August 24, 2021
JUST IN – Taliban appoints former Guantanamo detainee Abdul Qayyum Zakir as acting defense minister of the Islamic Emirate of Afghanistan (Al Jazeera)
Zakir, then known as Abdullah Ghulam Rasoul, was captured on the battlefield and sent to the American detention camp at Guantánamo Bay until December 2007, when he was deported to Afghanistan.
Shortly after taking office, Biden reversed President Trump’s executive order to keep Gitmo open and is lining up inmates to transfer out of the prison with the goal of emptying it and shuttering it — even though the remaining prisoners have long been classified by military intelligence as the worst of the worst and too dangerous to release.
Last month, the president freed his first prisoner — accused terrorist Abdul Latif Nasser — leaving the number of remaining detainees at 39. Ten others have been cleared for release, including some of Osama bin Laden’s bodyguards and 9/11 mastermind Khalid Sheikh Mohammed’s safehouse operator, according to Gitmo parole board documents.
Still other detainees have appealed to the Biden administration through their pro-bono defense lawyers to ensure their release, despite the risk of them returning to militant activities. The suspected 20th hijacker, Mohammad al-Qahtani, and a dozen other inmates are slated for parole hearings this year, documents reveal.
Biden is clearing out the cells despite being fully briefed by his intelligence agencies that one in three released detainees have gone back to fighting against America — and some have actually managed to kill more Americans.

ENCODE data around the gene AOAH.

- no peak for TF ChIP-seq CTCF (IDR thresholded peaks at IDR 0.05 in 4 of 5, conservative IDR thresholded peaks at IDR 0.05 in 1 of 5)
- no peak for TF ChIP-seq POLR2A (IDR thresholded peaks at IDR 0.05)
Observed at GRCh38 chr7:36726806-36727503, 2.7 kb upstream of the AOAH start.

“Based on trends identified during the past 17 years, we assess that some detainees currently at GTMO will seek to reengage in terrorist or insurgent activities after they are transferred,” a recent US intelligence report warned.
According to the December 2020 declassified report by the Office of National Intelligence, a total of 229 of the 729 detainees released from Gitmo have reengaged in terrorist activities, including conducting and planning attacks and recruiting and funding terrorists. That’s a recidivism rate of 31%. (The share would be even higher if US intelligence included engagement in anti-US statements or propaganda in its definition of “terrorist activities.”)
Some of the repeat offenders have since died or been recaptured, but 151 — or 66% — are still at large, the document reveals.
And some have American blood on their hands. At least 12 released detainees have launched attacks on US forces in Afghanistan and killed about a half-dozen American soldiers and civilians. The exact figure remains classified.
In fact, most of the former detainees found reengaging in terrorist activities are Afghans, which raises security alarms given the Taliban’s sacking of the US-backed government in Kabul and the flood of largely unvetted Afghan refugees being resettled in US cities. More than 200 Afghan prisoners have been repatriated from Gitmo.
One notorious Gitmo recidivist, Abdullah Gulam Rasoul, became the Taliban’s operations commander in southern Afghanistan soon after his 2007 release from the prison. He was blamed for masterminding a surge in roadside attacks against American troops and organizing assaults on US aircraft in Afghanistan.